We are at a crossroads in our nation’s history and presented with two distinct choices; liberty or tyranny. We either believe in American exceptionalism and the founding principle that man can rule himself. Or we choose a style of governance that centrally plans our very existence. We either believe in the principles espoused by Washington, Jefferson, Madison, Franklin, et al...or we believe in the principles espoused by Marx, Engels, Bismarck, Lenin, et al... Following The Constitutional Convention, Benjamin Franklin said “we have a Republic if we can keep it.” A warning against apathy and a call to arms that freedom requires eternal vigilance. Reagan planted his flag and asked, “if not us who, if not now, when?” We are presented with a choice, between a style of government whereby the power is derived from the people and a style of government that usurps all power from the governed. Progressivism is a villainous perfidy and a style of government completely antithetical to our founding principles.
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By Michael Ozga
AuthorHouseCopyright © 2012 Michael Ozga
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Chapter OneTHEODORE ROOSEVELT 26TH PRESIDENT
"Personal property ... is subject to the general right of the community to regulate its use to whatever degree the public welfare may require it. Every man holds his property subject to the general right of the community to regulate its use to whatever degree the public welfare may require it." Theodore Roosevelt "The theory of the Communists may be summed up in the single sentence: Abolition of private property." Karl Marx
It's disturbing that someone who is carved in stone at Mount Rushmore as one of our greatest presidents and patriots is eerily similar in ideology to Karl Marx. It's not to suggest that TR was a Communist, it's meant to illustrate the blood lines (i.e. political DNA) that course through Progressivism, Fascism, National Socialism and Communism. TR was no less a statist/collectivist than Marx, Lenin, Stalin, Mussolini and Hitler. Whether its tyranny by force (i.e. Lenin and Stalin) or tyranny by perfidy (i.e. TR, Wilson, FDR, Obama) its still tyranny. Soft tyranny, as Mark Levin suggests, is no less insidious than tyranny by force.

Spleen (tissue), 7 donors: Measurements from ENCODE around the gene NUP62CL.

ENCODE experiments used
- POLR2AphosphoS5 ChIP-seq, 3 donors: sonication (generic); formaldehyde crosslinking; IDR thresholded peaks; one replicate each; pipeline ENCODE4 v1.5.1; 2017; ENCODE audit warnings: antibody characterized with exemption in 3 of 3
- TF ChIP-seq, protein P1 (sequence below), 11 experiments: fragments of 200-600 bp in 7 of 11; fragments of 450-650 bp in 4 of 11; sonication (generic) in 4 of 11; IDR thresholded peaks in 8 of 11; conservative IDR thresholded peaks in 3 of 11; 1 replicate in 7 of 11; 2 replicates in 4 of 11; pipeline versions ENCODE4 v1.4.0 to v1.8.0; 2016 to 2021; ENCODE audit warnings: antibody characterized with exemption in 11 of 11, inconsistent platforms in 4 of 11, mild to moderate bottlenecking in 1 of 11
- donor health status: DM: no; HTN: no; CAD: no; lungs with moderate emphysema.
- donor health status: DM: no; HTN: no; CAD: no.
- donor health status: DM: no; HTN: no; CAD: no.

Roosevelt gave a speech in April 1912 describing "Who is a Progressive?" Included in the speech were the following statements; "... We of today who stand for the Progressive movement here in the United States are not wedded to any particular kind of machinery, save solely as means to the desired ends. Our aim is to secure the real and not the nominal rule of the people ... For this purpose we believe in securing for the people the direct election of United States Senators ... Every man is to that extent a Progressive if he stands for any form of social justice ... The big business concern that is both honest and far-sighted will, I believe, in the end favor our effort to secure thorough-going supervision and control over industrial big business, just as we have now secured it over the business of inter-State transportation and the business of banking under the National law ... I stand for the adequate control, real control, of all big business ... when I protest against unfair profits ..."
Roosevelt was proud of his Progressive ideology; which advocated social expediency over natural rights, redistributing private property in the name of social justice, expansion of national government, state control over numerous aspects of public life, nationalize private business,centralizedandbureaucraticstate,elasticviewofConstitution and secular in nature. Progressives like TR operate under the guise of altruism, righteousness, social justice and benevolent social control. Their elitist mindset and theoretical goal for some earthly utopia/ panacea always decays into coercive legislation, depravity, usurping liberties and subverting the Constitution. The Constitution specifies general welfare, not special welfare.